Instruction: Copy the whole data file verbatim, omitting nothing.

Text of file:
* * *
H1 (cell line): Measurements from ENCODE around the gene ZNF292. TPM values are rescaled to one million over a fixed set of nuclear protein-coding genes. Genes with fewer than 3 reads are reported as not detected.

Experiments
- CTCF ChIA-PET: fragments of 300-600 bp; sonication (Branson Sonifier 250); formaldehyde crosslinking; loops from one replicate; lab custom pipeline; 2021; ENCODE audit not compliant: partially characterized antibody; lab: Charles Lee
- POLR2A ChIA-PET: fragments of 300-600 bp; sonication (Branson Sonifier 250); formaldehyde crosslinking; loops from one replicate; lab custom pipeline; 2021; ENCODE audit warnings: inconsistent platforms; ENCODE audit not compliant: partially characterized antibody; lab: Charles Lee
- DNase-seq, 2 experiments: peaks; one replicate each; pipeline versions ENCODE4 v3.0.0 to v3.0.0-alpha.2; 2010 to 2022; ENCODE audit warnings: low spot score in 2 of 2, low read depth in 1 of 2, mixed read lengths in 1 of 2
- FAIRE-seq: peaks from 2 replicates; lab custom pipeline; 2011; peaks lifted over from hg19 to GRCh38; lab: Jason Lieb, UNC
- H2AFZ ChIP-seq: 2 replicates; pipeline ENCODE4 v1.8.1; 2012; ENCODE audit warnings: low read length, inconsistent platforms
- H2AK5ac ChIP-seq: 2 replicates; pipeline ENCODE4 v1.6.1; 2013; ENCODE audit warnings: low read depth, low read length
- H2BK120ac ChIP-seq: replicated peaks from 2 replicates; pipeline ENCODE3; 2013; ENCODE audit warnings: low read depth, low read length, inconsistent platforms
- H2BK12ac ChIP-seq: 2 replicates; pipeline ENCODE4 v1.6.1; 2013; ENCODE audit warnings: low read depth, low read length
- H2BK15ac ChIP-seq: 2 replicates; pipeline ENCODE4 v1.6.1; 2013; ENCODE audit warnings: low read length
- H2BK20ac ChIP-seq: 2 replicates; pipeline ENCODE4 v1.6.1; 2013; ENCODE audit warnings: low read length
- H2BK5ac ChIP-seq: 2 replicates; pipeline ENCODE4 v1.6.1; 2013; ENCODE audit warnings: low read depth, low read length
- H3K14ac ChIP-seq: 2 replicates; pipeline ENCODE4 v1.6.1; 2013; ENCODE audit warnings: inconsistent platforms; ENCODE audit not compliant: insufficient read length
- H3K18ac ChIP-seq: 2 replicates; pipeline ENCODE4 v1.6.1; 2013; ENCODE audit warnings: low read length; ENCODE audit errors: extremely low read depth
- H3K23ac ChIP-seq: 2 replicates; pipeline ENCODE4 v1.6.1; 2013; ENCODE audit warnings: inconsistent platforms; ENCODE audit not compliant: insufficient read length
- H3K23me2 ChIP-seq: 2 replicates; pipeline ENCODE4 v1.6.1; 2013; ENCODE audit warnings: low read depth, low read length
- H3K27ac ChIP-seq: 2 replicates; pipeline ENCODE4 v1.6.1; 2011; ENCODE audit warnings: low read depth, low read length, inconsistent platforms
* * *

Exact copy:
H1 (cell line): Measurements from ENCODE around the gene ZNF292. TPM values are rescaled to one million over a fixed set of nuclear protein-coding genes. Genes with fewer than 3 reads are reported as not detected.

Experiments
- CTCF ChIA-PET: fragments of 300-600 bp; sonication (Branson Sonifier 250); formaldehyde crosslinking; loops from one replicate; lab custom pipeline; 2021; ENCODE audit not compliant: partially characterized antibody; lab: Charles Lee
- POLR2A ChIA-PET: fragments of 300-600 bp; sonication (Branson Sonifier 250); formaldehyde crosslinking; loops from one replicate; lab custom pipeline; 2021; ENCODE audit warnings: inconsistent platforms; ENCODE audit not compliant: partially characterized antibody; lab: Charles Lee
- DNase-seq, 2 experiments: peaks; one replicate each; pipeline versions ENCODE4 v3.0.0 to v3.0.0-alpha.2; 2010 to 2022; ENCODE audit warnings: low spot score in 2 of 2, low read depth in 1 of 2, mixed read lengths in 1 of 2
- FAIRE-seq: peaks from 2 replicates; lab custom pipeline; 2011; peaks lifted over from hg19 to GRCh38; lab: Jason Lieb, UNC
- H2AFZ ChIP-seq: 2 replicates; pipeline ENCODE4 v1.8.1; 2012; ENCODE audit warnings: low read length, inconsistent platforms
- H2AK5ac ChIP-seq: 2 replicates; pipeline ENCODE4 v1.6.1; 2013; ENCODE audit warnings: low read depth, low read length
- H2BK120ac ChIP-seq: replicated peaks from 2 replicates; pipeline ENCODE3; 2013; ENCODE audit warnings: low read depth, low read length, inconsistent platforms
- H2BK12ac ChIP-seq: 2 replicates; pipeline ENCODE4 v1.6.1; 2013; ENCODE audit warnings: low read depth, low read length
- H2BK15ac ChIP-seq: 2 replicates; pipeline ENCODE4 v1.6.1; 2013; ENCODE audit warnings: low read length
- H2BK20ac ChIP-seq: 2 replicates; pipeline ENCODE4 v1.6.1; 2013; ENCODE audit warnings: low read length
- H2BK5ac ChIP-seq: 2 replicates; pipeline ENCODE4 v1.6.1; 2013; ENCODE audit warnings: low read depth, low read length
- H3K14ac ChIP-seq: 2 replicates; pipeline ENCODE4 v1.6.1; 2013; ENCODE audit warnings: inconsistent platforms; ENCODE audit not compliant: insufficient read length
- H3K18ac ChIP-seq: 2 replicates; pipeline ENCODE4 v1.6.1; 2013; ENCODE audit warnings: low read length; ENCODE audit errors: extremely low read depth
- H3K23ac ChIP-seq: 2 replicates; pipeline ENCODE4 v1.6.1; 2013; ENCODE audit warnings: inconsistent platforms; ENCODE audit not compliant: insufficient read length
- H3K23me2 ChIP-seq: 2 replicates; pipeline ENCODE4 v1.6.1; 2013; ENCODE audit warnings: low read depth, low read length
- H3K27ac ChIP-seq: 2 replicates; pipeline ENCODE4 v1.6.1; 2011; ENCODE audit warnings: low read depth, low read length, inconsistent platforms